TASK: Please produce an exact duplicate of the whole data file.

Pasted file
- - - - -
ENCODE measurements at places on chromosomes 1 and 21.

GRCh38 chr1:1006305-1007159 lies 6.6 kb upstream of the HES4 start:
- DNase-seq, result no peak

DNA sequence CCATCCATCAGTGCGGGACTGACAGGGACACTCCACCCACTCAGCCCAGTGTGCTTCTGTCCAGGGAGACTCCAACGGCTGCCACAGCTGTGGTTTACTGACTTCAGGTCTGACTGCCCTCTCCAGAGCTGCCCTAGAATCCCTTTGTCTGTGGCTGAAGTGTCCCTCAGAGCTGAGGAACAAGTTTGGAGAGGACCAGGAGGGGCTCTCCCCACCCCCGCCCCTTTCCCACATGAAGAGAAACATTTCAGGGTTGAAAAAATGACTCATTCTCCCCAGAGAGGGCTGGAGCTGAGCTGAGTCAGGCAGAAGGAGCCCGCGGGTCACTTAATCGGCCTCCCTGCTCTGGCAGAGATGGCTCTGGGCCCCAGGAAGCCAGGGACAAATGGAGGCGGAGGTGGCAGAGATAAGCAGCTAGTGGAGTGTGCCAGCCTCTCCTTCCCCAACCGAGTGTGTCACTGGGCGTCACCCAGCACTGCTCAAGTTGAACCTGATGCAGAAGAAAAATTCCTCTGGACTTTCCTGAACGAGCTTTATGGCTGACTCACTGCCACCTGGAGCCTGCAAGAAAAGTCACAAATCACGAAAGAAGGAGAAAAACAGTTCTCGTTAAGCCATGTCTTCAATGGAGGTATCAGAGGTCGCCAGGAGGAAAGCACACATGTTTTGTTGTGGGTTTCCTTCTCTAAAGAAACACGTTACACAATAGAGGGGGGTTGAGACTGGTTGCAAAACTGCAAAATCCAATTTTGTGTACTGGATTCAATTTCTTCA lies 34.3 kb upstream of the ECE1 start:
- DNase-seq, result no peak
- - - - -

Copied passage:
ENCODE measurements at places on chromosomes 1 and 21.

GRCh38 chr1:1006305-1007159 lies 6.6 kb upstream of the HES4 start:
- DNase-seq, result no peak

DNA sequence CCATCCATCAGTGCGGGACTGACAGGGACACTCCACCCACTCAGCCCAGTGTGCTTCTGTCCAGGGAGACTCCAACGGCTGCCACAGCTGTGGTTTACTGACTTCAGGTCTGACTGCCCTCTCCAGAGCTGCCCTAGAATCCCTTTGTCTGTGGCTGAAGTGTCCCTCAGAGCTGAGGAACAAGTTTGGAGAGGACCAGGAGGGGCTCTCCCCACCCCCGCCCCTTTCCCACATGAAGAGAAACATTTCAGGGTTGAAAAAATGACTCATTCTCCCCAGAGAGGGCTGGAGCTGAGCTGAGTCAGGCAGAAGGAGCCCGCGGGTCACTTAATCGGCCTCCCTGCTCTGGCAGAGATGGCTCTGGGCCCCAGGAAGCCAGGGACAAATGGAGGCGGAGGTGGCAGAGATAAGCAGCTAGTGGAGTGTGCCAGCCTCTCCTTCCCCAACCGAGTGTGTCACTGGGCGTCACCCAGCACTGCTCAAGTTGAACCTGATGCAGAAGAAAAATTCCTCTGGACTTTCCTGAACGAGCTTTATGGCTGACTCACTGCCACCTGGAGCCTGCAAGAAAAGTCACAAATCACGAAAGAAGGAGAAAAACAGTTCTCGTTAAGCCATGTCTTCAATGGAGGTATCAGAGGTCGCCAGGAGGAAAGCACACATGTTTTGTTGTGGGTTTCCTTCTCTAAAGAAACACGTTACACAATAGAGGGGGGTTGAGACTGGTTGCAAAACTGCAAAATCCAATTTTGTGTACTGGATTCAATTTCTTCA lies 34.3 kb upstream of the ECE1 start:
- DNase-seq, result no peak